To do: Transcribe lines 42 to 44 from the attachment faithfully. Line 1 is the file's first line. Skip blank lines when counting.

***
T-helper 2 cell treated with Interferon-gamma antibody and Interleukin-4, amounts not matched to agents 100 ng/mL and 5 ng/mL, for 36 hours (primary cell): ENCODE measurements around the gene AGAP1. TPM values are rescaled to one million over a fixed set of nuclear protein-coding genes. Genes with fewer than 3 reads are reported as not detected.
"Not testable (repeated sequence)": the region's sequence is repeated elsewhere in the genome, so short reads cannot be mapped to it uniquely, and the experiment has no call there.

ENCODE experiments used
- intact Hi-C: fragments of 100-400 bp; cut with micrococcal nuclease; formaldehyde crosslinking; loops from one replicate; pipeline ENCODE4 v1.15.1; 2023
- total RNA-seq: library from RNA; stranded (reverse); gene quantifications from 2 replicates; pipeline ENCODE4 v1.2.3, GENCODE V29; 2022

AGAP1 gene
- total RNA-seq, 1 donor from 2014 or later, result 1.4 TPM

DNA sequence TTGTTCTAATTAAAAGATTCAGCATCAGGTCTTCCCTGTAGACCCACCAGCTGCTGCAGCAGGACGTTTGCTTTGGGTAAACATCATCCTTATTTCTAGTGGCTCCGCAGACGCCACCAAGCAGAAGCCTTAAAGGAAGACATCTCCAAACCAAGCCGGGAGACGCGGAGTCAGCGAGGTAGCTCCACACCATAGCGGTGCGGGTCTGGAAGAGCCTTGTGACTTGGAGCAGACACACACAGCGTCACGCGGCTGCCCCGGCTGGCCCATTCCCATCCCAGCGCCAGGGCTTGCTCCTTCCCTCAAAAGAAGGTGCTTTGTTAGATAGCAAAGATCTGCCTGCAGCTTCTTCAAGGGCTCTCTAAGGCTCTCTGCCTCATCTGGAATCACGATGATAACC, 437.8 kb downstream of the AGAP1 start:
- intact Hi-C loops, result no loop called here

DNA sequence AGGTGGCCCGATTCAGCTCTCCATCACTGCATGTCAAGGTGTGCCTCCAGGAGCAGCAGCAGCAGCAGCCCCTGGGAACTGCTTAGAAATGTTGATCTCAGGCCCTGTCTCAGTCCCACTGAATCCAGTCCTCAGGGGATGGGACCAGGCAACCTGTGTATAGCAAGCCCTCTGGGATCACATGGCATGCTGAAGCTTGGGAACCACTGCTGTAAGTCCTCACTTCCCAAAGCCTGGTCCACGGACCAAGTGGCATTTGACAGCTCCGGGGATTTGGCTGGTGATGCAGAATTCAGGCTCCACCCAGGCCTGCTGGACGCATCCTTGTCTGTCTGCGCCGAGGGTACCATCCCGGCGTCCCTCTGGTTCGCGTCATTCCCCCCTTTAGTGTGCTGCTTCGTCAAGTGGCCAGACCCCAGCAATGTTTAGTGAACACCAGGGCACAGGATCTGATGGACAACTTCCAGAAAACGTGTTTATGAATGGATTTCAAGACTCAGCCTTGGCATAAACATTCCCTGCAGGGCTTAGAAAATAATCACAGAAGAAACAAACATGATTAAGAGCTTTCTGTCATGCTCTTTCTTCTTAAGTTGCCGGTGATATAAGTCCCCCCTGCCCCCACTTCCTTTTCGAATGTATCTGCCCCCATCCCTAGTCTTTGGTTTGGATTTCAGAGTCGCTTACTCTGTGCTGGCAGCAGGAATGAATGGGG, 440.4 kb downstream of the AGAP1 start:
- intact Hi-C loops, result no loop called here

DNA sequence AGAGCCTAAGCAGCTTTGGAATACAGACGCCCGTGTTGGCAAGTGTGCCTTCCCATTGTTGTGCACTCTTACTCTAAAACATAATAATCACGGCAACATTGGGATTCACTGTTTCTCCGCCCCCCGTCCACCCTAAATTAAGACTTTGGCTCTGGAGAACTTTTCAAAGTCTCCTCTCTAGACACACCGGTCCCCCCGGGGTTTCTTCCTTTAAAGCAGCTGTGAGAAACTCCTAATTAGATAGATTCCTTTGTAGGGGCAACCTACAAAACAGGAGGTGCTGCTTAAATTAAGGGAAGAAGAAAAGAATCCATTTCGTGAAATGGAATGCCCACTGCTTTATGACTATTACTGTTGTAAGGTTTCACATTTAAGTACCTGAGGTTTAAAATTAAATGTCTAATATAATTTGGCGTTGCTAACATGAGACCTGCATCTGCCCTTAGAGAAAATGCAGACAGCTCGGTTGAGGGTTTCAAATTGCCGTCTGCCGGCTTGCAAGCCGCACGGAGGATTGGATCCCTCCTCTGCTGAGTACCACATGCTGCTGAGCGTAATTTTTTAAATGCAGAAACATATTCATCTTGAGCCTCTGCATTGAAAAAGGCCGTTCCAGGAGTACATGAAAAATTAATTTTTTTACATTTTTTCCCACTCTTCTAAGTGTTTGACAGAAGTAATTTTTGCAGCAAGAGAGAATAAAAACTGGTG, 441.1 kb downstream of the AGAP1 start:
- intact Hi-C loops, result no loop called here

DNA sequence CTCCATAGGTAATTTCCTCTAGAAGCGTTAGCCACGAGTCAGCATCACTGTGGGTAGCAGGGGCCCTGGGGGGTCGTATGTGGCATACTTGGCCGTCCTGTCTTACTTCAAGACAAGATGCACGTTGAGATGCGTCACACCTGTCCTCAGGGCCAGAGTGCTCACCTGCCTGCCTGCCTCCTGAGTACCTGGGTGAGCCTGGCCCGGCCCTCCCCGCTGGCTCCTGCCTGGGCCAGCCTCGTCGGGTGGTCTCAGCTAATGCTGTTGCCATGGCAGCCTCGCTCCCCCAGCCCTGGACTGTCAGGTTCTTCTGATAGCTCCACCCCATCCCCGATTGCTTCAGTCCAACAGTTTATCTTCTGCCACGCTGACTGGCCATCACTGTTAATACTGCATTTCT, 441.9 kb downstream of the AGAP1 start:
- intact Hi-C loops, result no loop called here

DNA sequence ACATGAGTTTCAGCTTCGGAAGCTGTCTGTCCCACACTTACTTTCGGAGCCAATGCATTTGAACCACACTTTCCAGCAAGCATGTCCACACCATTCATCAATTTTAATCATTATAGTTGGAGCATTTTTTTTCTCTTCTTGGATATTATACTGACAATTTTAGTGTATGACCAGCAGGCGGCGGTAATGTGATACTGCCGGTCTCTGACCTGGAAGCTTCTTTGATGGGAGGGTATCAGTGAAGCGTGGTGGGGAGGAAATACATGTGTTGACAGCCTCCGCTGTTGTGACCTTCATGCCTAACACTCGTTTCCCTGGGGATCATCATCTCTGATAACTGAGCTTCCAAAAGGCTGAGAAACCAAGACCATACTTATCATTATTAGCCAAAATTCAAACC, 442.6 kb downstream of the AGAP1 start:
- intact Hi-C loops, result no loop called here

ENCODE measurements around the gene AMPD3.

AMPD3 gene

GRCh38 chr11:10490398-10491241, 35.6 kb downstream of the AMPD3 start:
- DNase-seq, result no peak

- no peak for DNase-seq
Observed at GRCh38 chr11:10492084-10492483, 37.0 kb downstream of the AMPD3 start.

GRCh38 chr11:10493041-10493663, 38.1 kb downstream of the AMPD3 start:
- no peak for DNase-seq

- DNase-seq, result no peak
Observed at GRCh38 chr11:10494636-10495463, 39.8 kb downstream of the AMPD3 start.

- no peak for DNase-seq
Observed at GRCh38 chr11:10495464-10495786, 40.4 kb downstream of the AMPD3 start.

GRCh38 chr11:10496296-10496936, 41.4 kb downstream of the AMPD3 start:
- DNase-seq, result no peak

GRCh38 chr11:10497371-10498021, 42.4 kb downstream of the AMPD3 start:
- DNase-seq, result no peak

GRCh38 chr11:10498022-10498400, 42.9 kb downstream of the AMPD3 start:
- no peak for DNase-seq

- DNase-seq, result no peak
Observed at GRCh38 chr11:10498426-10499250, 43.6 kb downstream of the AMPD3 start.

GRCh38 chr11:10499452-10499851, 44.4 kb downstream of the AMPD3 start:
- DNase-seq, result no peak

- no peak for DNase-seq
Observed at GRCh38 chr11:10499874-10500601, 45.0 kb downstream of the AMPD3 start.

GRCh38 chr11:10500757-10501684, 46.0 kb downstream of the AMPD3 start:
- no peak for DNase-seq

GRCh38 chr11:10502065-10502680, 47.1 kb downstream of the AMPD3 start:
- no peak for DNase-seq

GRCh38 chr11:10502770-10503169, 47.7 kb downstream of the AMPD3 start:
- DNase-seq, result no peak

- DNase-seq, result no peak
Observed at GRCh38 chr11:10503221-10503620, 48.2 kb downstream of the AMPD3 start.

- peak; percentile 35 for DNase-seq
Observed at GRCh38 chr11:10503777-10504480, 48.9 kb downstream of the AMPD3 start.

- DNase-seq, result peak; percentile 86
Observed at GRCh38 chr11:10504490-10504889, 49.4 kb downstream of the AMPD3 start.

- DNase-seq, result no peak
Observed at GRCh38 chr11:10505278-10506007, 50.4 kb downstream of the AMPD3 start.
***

GRCh38 chr11:10500757-10501684, 46.0 kb downstream of the AMPD3 start:
- no peak for DNase-seq

GRCh38 chr11:10502065-10502680, 47.1 kb downstream of the AMPD3 start: